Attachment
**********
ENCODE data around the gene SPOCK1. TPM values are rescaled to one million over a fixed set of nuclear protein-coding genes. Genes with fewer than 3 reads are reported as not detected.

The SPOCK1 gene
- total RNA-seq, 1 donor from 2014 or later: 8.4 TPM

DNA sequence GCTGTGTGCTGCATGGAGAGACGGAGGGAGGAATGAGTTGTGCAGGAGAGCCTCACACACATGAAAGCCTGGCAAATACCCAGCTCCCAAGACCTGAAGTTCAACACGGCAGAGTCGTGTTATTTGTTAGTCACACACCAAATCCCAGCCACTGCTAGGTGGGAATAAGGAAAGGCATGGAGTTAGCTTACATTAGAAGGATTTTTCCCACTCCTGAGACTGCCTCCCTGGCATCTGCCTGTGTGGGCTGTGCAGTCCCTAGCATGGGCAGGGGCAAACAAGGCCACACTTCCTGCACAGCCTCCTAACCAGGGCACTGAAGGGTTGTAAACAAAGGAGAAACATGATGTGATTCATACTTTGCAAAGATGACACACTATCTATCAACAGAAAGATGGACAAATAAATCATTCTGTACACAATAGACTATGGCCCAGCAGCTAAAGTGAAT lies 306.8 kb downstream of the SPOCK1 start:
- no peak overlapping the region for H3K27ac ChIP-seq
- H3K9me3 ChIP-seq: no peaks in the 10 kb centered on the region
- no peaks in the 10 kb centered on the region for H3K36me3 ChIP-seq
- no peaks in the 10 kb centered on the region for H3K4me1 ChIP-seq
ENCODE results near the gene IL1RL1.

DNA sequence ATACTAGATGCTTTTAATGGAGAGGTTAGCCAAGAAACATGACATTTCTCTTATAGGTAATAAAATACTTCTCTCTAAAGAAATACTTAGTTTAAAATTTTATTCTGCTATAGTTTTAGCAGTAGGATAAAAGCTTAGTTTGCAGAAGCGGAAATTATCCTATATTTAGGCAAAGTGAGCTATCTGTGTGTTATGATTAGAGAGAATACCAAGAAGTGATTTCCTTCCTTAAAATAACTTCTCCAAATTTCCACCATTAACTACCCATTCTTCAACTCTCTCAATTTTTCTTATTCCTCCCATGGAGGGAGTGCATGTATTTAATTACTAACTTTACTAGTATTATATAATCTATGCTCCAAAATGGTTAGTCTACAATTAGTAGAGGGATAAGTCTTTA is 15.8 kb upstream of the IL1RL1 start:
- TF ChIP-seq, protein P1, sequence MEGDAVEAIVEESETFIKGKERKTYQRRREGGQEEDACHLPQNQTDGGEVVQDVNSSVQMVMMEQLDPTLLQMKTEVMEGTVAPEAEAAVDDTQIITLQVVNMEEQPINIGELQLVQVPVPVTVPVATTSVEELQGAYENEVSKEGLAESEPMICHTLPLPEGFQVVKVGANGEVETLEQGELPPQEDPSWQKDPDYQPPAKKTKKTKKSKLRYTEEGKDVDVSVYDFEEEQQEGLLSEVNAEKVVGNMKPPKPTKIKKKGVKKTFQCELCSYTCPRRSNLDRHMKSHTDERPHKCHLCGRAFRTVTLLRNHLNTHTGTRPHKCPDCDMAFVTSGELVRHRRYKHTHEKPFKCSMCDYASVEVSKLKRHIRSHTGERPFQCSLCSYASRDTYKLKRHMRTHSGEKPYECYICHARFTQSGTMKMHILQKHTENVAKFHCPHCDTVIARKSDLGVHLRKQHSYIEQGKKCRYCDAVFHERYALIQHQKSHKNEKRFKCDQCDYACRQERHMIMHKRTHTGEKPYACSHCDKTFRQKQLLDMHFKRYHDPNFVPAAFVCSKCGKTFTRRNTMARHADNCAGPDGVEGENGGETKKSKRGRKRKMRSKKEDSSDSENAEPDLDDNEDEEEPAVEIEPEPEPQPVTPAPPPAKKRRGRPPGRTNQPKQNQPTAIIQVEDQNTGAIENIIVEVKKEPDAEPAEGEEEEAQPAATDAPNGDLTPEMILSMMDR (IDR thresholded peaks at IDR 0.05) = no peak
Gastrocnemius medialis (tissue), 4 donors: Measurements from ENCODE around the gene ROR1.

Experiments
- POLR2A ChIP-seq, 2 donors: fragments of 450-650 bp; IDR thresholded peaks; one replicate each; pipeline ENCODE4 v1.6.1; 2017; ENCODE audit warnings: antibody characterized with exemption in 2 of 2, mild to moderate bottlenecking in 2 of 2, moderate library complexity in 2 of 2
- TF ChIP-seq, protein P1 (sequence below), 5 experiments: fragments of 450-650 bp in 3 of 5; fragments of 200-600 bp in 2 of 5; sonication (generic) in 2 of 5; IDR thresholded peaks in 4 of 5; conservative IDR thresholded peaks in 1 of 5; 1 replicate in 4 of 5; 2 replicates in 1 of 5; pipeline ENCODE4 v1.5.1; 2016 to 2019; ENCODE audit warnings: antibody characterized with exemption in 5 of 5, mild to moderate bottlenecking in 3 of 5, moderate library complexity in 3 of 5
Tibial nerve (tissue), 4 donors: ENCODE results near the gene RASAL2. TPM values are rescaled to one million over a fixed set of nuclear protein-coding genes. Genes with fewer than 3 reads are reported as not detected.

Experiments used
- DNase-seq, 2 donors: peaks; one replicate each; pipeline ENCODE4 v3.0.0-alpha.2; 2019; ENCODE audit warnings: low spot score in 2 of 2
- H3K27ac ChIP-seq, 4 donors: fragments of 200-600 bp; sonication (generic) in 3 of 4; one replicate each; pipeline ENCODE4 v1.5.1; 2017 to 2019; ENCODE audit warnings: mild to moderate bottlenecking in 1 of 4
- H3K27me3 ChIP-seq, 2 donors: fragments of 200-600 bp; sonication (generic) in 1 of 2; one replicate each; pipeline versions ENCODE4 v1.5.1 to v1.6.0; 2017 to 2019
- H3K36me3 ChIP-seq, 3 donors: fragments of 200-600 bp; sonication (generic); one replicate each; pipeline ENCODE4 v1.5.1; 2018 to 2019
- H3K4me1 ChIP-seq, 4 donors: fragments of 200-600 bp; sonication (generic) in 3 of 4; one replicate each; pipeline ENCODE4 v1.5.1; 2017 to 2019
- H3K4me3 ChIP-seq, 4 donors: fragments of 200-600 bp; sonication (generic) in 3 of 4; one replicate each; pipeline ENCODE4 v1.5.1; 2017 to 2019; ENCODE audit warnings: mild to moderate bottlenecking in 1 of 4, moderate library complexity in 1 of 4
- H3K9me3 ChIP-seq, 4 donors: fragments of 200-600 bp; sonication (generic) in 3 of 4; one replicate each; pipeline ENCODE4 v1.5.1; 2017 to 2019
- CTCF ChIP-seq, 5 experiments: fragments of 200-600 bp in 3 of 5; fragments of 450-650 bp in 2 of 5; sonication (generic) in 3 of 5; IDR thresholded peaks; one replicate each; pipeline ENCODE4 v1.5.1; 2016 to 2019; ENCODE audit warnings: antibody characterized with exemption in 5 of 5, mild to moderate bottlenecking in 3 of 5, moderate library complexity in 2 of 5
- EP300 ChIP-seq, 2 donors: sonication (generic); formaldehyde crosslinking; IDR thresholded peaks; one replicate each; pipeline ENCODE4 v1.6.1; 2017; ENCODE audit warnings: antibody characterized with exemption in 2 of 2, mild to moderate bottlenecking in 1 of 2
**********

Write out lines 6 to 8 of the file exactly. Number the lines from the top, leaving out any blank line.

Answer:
- H3K9me3 ChIP-seq: no peaks in the 10 kb centered on the region
- no peaks in the 10 kb centered on the region for H3K36me3 ChIP-seq
- no peaks in the 10 kb centered on the region for H3K4me1 ChIP-seq